United States District Court, W.D. Washington, Seattle
HONORABLE JOHN C. COUGHENOUR JUDGE
matter comes before the Court on Defendant's motion to
enforce the Court's February 26, 2019 order (Dkt. No.
45). Having thoroughly considered the parties' briefing
and the relevant record, the Court hereby GRANTS in part and
DENIES in part the motion for the reasons explained herein.
Court has previously set forth the facts of this case and
will not repeat them here. (Dkt. Nos. 11, 18, 25, 43.) After
the Court issued an order granting in part and denying in
part Defendant's motion to compel discovery (Dkt. No.
43), Defendant brings the present motion arguing that
Plaintiff has failed to comply with portions of that order.
(Dkt. No. 45.)
Interrogatories 6 and 7
6 and 7 ask Plaintiff to identify her alleged damages and the
factual support for those damages. (Dkt. No. 46-1 at 13-15.)
In response, it appears that Plaintiff has produced a list of
medical costs and the offices in which she incurred those
costs, but not what services the costs paid for. (Dkt. No. 48
at 12-14.) The services that the alleged costs paid for is
relevant to Defendant's defense because Defendant must
know whether Plaintiff's claimed medical costs covered
services that were conceivably caused by the accident.
Therefore, Defendant must be made aware of the services and
prescriptions that those costs covered. However, the Court is
aware that Defendant has deposed, and still will depose, many
of Plaintiff's previous and current medical care
providers. (See generally Dkt. Nos. 45, 47, 49.) If
the information sought is available through deposition of
Plaintiff's medical providers, deposition testimony will
suffice to fill that gap in knowledge. As long as Defendant
has some way of understanding what Plaintiff's claimed
medical costs covered, that is sufficient to comply with the
Court's prior order. Therefore, the Court GRANTS
Defendant's motion as to Interrogatories 6 and 7,
inasmuch as, if deposition testimony does not fill that gap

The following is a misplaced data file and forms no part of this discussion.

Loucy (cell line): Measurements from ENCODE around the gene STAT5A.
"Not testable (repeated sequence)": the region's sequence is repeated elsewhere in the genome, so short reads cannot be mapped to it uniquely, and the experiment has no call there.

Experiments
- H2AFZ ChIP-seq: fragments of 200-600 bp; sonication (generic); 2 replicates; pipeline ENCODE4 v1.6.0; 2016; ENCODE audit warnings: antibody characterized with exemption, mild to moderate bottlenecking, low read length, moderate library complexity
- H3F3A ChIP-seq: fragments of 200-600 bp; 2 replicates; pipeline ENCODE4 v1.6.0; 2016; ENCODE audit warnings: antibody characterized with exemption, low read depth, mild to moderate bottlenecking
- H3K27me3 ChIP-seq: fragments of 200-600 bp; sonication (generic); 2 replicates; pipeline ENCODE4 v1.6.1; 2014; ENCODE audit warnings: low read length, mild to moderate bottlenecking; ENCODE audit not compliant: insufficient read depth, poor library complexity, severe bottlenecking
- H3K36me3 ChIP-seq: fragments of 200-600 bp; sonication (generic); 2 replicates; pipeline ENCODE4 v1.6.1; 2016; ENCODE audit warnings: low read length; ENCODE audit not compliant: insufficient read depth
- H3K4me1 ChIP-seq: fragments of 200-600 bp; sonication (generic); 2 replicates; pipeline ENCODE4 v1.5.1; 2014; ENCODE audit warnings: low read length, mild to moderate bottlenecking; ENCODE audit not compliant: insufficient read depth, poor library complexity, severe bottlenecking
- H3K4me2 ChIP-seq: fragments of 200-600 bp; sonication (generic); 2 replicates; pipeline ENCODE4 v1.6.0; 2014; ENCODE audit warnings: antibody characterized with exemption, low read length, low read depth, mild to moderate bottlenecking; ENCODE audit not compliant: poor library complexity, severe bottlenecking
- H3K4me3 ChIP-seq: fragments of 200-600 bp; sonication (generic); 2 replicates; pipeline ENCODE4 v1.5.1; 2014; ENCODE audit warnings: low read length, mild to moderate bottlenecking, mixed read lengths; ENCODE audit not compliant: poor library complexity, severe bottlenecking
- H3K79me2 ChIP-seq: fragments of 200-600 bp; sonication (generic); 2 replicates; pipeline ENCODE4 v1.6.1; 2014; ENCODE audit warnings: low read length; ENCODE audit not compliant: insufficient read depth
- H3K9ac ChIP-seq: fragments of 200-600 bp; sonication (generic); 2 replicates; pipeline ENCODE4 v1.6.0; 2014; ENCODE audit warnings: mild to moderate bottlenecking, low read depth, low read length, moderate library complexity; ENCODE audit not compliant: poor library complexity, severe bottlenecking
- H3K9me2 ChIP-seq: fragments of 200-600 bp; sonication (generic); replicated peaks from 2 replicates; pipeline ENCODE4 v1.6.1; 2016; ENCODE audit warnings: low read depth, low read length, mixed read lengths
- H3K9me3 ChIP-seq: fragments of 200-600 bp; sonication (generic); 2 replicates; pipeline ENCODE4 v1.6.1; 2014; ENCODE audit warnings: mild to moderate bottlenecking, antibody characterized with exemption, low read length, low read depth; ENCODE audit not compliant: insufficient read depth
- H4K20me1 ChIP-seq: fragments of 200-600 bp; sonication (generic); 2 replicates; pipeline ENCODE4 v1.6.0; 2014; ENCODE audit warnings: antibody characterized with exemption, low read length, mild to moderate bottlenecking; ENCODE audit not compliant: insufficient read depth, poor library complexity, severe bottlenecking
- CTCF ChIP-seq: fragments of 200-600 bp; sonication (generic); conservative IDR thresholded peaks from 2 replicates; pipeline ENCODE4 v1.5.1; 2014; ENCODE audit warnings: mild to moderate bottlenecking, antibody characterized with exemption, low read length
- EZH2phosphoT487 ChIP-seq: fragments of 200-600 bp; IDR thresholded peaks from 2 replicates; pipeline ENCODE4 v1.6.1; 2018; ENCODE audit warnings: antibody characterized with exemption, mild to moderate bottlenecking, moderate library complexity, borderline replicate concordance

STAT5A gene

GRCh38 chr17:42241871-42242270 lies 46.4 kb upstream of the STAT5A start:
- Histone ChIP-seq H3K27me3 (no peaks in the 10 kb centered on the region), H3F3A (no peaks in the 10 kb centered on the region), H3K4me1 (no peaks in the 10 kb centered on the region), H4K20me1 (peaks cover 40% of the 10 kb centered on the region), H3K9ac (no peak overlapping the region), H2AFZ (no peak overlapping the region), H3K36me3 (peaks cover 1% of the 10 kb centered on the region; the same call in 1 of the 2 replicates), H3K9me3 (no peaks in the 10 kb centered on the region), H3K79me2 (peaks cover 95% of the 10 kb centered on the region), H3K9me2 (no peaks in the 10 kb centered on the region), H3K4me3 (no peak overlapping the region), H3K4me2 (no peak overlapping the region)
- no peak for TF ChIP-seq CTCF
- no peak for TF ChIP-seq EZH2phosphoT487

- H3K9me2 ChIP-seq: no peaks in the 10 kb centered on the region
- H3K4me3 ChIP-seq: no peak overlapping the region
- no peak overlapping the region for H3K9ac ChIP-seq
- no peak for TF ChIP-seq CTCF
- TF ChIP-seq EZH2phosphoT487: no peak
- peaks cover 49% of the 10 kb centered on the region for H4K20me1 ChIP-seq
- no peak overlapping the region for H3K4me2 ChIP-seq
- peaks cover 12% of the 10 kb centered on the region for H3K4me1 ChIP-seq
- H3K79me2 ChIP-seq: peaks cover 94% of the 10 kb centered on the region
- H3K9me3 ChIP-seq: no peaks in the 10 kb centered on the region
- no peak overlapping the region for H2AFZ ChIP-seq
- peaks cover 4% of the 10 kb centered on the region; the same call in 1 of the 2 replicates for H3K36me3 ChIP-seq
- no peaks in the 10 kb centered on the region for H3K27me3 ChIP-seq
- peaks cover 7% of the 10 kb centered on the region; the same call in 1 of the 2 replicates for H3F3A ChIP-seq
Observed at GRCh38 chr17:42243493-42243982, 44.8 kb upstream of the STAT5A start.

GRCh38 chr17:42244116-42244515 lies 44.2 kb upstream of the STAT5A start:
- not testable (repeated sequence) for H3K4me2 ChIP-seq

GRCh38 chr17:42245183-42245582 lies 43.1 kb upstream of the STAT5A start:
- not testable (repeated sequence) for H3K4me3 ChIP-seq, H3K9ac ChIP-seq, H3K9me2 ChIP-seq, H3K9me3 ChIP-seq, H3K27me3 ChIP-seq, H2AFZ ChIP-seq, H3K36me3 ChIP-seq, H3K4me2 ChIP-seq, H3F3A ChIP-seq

in knowledge, Plaintiff is ORDERED to do so by supplementing
15 asks Plaintiff to provide an itemized list of the medical
expenses that she contends were proximately caused by the
accident and how they were paid. (Dkt. No. 46-1 at 17.)
Defendant argues that Plaintiff still has not complied
because she has not identified which medical expenses were
paid for with her $50, 000 recovery from the at-fault driver.
(Dkt. No. 45 at 7.) If the list Plaintiff provided is the
extent of her medical damages, Defendant can calculate
whether those damages exceed the payout Plaintiff received.
Therefore, Defendant's motion as to Interrogatory 15 is
18 asks Plaintiff to identify and describe all communications
between Plaintiff and any third party about the accident,
this lawsuit, or any alleged injuries caused by the accident.
Defendant argues that Plaintiff has flatly ignored the
Court's order because she has not produced anything
further and she has not indicated what search terms she used.
The Court did not order Plaintiff to tell Defendant what
search terms she used, but ordered her to use them in
supplementing her response. Plaintiff certifies that she has
produced everything responsive to this interrogatory.
Therefore, the Court DENIES Defendant's motion as to
20 asks Plaintiff about her pre-accident chiropractic care.
(Dkt. No. 50-1 at 3.) For the first time in its reply brief,
Defendant argues that Plaintiff has not fully responded to
this interrogatory because: (1) her chiropractor's memory
is vague and imprecise; her chiropractor's recordkeeping
is questionable; and (3) Plaintiff has not otherwise filled
this gap in knowledge. (Dkt. No. 49 at 6-7.) Defendant has
made no showing that her chiropractor's memory and